EM ETFs Had A 7-Year Best 1H: Will The Surge Last?

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Includes: DEM, EEM, EIDO, EZA, PXH, RSXJ, THD, UUP
by: Zacks Funds

After a string of issues, including the turmoil in China, global growth slowdown, the gradual waning of cheap dollar inflows and currency concerns dragging the emerging markets (EM) down, a positive shift in sentiment has been seen lately.

The popular emerging market ETF, the iShares MSCI Emerging Markets ETF (NYSEARCA:EEM), shed 5.5% in 2013, 0.05% in 2014 and 15.1% in 2015. However, after reeling under pressure for the last three years, EM stocks managed to return 8.6% in the first half of 2016, beating the developed markets by 5.5% and underscoring the best first-half performance in seven years. EEM was up over 10% in 1H16.

Behind the Surge

First of all, moderation in U.S. growth has lowered the chances of a faster rate hike this year, which is why the Fed is acting dovish after a liftoff in December and is likely to remain accommodative in the near term as well. This in turn has curbed the gains of the greenback, which was the king of currencies last year.

So far this year (as of July 18, 2016), the PowerShares DB USD Bull ETF (NYSEARCA:UUP) is down over 2.6%. In the wake of a weaker dollar, impressive gains were noticed in commodity prices as most commodities are linked to the U.S. dollar.

A favorable demand-supply balance also gave cues that the commodity market rout has almost bottomed. And as emerging markets are rich in commodities, a boom in commodities acted as a major tailwind to their economies. A staggering performance was delivered in the first half by Latin America and Russia. While Russia benefited from an oil price rally, Latin America won on stronger commodities and hopes of a political change for the better.

Second, a subdued greenback did a lot in shoring up the EM currencies with the latter logging their largest first-half advances since 2011. This in turn reduced the countries' current account deficit. And from late last year, this aggregate deficit turned out a surplus, as per an article published in the Financial Times. Also, a cheaper valuation following a steep sell-off in 2015 perhaps opened the door to EM investing.

Can Emerging Markets Sustain the Rally?

Though it is too early to take a call at this stage, the initial hints are positive. We would also like to note that big research houses including Citigroup, Credit Suisse and BlackRock believe they can gain in 2H. Analysts even projected 17% expansion in EM equities over the next 12 months. Plenty of upbeat factors can drive this often-volatile segment going forward.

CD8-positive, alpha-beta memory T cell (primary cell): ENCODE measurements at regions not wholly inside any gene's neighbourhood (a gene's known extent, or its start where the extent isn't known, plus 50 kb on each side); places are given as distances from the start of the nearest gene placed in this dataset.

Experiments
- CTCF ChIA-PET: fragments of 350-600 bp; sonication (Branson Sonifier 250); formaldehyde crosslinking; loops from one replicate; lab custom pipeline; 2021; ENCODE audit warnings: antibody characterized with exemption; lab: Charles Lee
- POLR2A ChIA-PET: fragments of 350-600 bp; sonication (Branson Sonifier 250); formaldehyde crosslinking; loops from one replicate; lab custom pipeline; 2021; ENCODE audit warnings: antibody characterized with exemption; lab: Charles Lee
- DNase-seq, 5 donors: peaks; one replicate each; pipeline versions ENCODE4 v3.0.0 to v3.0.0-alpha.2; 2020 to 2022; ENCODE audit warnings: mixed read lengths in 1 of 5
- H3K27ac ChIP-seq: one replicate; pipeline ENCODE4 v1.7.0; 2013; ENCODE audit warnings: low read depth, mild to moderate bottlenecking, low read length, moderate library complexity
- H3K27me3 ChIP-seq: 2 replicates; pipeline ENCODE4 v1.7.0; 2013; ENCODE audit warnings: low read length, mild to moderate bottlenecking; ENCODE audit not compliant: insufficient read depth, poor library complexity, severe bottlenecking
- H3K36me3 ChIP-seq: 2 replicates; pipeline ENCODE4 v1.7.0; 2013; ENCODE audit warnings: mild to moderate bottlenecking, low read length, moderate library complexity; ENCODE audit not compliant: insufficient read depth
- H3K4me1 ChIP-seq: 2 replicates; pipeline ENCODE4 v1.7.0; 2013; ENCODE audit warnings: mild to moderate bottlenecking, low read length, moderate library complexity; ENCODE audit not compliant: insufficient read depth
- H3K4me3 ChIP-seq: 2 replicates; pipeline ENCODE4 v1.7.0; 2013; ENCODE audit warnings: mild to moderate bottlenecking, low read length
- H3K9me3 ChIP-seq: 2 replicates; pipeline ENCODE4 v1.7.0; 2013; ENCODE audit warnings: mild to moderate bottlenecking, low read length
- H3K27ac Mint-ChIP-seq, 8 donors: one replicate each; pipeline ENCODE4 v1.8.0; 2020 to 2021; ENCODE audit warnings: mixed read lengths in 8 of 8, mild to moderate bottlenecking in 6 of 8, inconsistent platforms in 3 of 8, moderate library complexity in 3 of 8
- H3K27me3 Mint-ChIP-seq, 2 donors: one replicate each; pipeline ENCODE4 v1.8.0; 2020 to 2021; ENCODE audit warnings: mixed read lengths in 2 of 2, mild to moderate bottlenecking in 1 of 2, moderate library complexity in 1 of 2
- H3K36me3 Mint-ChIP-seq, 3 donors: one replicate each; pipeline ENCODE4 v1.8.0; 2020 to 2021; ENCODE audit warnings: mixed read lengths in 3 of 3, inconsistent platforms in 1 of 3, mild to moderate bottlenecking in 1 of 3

Brexit a Boon to EM?

EM looks less perturbed by Brexit. Trade relations between the U.K. and the broad-based emerging market are meager, thus posing no-to-little threat to emerging market investing.

Plus, the Fed has indicated that it will keep a tab on how Brexit impacts the global economy before hurrying up on policy tightening. This ensures a few more days of cheap money inflows to EMs.

Hunt for Yields: With bond yields at record-low levels across the developed world, investors' craving for steady and strong current income is warranted. Now EM securities are known for their solid yields. Also, emerging market local currency bonds provide investors greater protection to capital gains than EM equities.

Agreed, the space is risky enough, but as per Bloomberg, emerging market bonds topped the risk-adjusted returns table in 1H16. USD IG EM corporate index headed the list with 2.96% riskless return and 8.26% total return.

Stabilization in China: Of late, Chinese worries, which often turn the global market crazy, have subsided. China's relentless efforts to shore up its waning economy should act as a driver in the broad-based EM rally.

Better Growth Picture: Despite broad-based growth issues, especially after Brexit, Morgan Stanley expects emerging markets to pick up steam going into 2017. The bank expects developed markets to log only 1.2% growth next year, whereas emerging markets to grow from 4% this year to 4.7% in 2017.

Year-to-Date Winners

So far this year (as of July 18, 2016), Russia ETFs are ruling, with the VanEck Vectors Russia Small-Cap ETF (NYSEARCA:RSXJ) gaining over 45%. Among the other outperformers, the iShares MSCI Thailand Capped ETF (NYSEARCA:THD) (up about 23.5%), PowerShares FTSE RAFI Emerging Markets Portfolio ETF (NYSEARCA:PXH) (up about 24.5%), Schwab Fundamental Emerging Markets Large Company ETF (NYSEARCA:DEM) (up 24.3%), iShares MSCI South Africa ETF (NYSEARCA:EZA) (up 19.5%), iShares MSCI Indonesia ETF (NYSEARCA:EIDO) (up 21.2%) and WisdomTree Emerging Markets Equity Income ETF (DEM) (up 19.3%) worth a mention.

Risks to the Rally

If the Fed turns hawkish sooner than expected, the commodity market (along with key oil) rally gets over soon and China comes up with new economic issues, the dream rally that the EM ETFs have seen may fail to last long.

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